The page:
“MDV has disbursed approximately RM11.5 billion ($2.8 billion) in financing to more than 800 projects since 2002, channelling these funds to more than 800 technology projects undertaken by 750 technology-based companies. MDV has fulfilled and will continue to fulfil its mandate in providing project and contract financing facilities to technology companies,” added Nizam.

As at June 30, MDV’s loan and financing portfolio stood at RM1.49 billion ($360 million), financed by government-guanranteed Islamic Medium-Term Notes (iMTN) and the firm’s share capital. The agency clarified that it does not receive funds directly from the government except for specialised programmes such as MDV Technology Acceleration and Commercialisation Scheme (MDV-TACT) where it received an allocation of RM50 million ($12.2 million) over the period of the 11th Malaysian plan. MDV’s current funds are raised from the capital markets via iMTN.

Since its inception, MDV has obtained three funds – an RM1.6 billion ($390 million) First Fund souced from The Japanese Bank for International Cooperation via the Malaysian government; an RM1.5-billion ($370 million) goverment guaranteed iMTN; and a combined limit of RM1 billion ($24.4 million) consisting of Islamic Syndicated Revolving Facilitiy from local financial institutions and an iMTN programme, also guaranteed by the government.

Commenting on the third financing facility, Nizam said: “This (RM1 billion facility) will serve to fund 400-500 technology companies in the medium to longer term. This new fund will also provide an allocation for our venture financing programme which enables MDV to extend financing to earlier stage companies, in particular technology startups financed by venture capital firms.”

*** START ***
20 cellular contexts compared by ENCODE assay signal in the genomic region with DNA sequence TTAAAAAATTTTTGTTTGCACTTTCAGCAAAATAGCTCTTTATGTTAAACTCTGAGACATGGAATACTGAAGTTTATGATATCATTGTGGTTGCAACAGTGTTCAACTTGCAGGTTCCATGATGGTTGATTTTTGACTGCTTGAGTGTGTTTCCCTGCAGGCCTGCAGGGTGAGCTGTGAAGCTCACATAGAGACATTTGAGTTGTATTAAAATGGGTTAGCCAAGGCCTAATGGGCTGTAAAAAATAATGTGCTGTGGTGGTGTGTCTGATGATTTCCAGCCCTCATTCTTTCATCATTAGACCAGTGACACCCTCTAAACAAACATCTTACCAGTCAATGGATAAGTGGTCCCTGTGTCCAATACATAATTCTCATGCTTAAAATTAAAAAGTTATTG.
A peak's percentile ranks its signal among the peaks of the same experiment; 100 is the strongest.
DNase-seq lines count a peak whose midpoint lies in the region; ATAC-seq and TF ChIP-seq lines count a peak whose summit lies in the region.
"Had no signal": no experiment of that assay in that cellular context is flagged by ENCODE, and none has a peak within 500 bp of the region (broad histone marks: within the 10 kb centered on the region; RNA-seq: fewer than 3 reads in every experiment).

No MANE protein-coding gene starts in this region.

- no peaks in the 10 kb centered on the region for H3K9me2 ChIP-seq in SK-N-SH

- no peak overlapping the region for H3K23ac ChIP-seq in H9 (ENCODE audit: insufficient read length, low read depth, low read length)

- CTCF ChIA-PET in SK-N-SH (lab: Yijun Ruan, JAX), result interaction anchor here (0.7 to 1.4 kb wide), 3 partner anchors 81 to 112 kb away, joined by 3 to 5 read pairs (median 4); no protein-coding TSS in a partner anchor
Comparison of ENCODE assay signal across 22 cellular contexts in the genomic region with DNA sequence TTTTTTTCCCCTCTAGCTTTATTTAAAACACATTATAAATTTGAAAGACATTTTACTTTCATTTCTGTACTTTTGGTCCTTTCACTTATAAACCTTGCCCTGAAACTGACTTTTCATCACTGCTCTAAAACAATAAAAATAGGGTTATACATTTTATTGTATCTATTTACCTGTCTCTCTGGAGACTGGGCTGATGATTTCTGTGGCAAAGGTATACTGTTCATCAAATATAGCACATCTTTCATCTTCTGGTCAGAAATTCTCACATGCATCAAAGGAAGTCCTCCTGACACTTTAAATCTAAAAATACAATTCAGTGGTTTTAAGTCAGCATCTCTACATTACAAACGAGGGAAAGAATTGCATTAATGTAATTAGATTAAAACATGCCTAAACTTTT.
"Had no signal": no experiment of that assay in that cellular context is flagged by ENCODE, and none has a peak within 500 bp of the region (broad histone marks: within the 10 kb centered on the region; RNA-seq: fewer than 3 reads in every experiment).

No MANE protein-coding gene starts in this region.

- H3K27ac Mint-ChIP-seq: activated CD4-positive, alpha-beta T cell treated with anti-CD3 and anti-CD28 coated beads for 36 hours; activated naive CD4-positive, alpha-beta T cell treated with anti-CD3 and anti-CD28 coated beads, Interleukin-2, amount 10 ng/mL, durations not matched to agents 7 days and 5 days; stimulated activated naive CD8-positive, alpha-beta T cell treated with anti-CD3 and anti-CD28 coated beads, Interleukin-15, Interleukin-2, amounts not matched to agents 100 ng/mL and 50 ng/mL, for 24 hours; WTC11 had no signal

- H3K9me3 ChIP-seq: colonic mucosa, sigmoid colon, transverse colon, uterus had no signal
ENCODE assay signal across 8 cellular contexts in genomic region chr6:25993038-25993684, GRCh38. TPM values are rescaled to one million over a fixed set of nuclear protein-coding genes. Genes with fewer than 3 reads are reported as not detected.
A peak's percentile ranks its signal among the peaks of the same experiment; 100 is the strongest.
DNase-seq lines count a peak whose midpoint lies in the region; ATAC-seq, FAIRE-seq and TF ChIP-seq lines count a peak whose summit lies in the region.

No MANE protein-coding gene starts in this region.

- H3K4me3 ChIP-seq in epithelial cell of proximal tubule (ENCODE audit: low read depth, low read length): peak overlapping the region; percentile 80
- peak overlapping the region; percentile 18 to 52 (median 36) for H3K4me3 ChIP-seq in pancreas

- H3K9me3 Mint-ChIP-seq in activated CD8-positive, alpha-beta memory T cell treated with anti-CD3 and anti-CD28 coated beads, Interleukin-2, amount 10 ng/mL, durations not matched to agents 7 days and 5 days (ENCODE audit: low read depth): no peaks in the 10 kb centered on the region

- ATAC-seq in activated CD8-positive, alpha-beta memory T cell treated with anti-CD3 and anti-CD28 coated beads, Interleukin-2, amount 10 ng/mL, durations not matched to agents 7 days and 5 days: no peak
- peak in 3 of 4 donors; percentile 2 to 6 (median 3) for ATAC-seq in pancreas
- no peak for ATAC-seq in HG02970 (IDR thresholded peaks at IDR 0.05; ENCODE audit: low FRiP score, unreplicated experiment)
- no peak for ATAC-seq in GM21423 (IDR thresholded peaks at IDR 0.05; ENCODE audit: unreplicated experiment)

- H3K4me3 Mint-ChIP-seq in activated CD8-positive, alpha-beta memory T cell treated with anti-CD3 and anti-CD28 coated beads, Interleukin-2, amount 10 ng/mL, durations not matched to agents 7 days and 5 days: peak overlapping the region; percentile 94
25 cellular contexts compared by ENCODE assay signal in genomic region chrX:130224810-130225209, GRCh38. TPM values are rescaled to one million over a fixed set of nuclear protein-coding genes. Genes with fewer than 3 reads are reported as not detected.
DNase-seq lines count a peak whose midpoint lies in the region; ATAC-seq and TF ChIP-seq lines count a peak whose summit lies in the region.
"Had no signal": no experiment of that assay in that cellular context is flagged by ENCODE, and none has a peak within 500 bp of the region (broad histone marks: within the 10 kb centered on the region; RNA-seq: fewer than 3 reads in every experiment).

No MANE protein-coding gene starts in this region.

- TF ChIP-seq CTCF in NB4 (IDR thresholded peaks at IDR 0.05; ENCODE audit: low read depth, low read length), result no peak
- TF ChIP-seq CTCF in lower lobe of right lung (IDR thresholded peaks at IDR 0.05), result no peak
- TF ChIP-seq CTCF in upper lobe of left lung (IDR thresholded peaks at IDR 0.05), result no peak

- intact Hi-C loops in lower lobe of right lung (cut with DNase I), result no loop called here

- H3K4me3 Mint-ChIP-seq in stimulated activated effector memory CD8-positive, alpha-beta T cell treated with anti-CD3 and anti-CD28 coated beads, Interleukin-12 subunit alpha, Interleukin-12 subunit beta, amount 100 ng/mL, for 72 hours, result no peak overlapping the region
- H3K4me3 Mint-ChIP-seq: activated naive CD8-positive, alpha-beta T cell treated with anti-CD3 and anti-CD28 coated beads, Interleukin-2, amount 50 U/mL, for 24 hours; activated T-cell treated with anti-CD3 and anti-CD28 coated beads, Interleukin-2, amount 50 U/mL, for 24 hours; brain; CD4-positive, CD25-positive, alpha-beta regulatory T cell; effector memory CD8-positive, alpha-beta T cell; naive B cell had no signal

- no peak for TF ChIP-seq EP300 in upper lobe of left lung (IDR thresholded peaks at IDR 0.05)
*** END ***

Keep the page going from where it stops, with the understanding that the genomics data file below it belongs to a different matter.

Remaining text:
Nizam elaborated that MDV has fully settled the RM1.6 billion ($390 million) First Fund in 2015 while the second fund consisting of RM1.5 billion ($370 million) iMTN has been fully drawn upon and MDV has been making full and timely payments due of RM600 million ($146.4 million) thus far. The remaining RM900 million ($219.5 million) will be fully repaid by 2023.

“To date, MDV has utilised RM230 million ($56.1 million) from the Third Fund facility to fund our financing programmes to technology companies and expects to gradually utilise the Third Fund by 2022.

“Notwithstanding MDV’s developmental role, we operate in a sustainable manner, and are pleased to inform that MDV has recorded a continued and uninterrupted profits for the last eight financial years up to December 31, 2017 with profits in aggregate amounting to RM130.5 million ($31.83 million). MDV has also paid dividends to the government for six consecutive financial years up to December 31, 2017, amounting to RM9.7 million ($2.37 million),” he said.

This portal also learnt that the funding agencies are still being placed under the purview of Ministry of Finance, although The Star report said that the government has placed these funds including Cradle Fund Sdn Bhd, Malaysia Industry-Government Group for High Technology, and Malaysian Green Technology Corp under the Ministry of Energy, Science, Technology, Environment and Climate Change.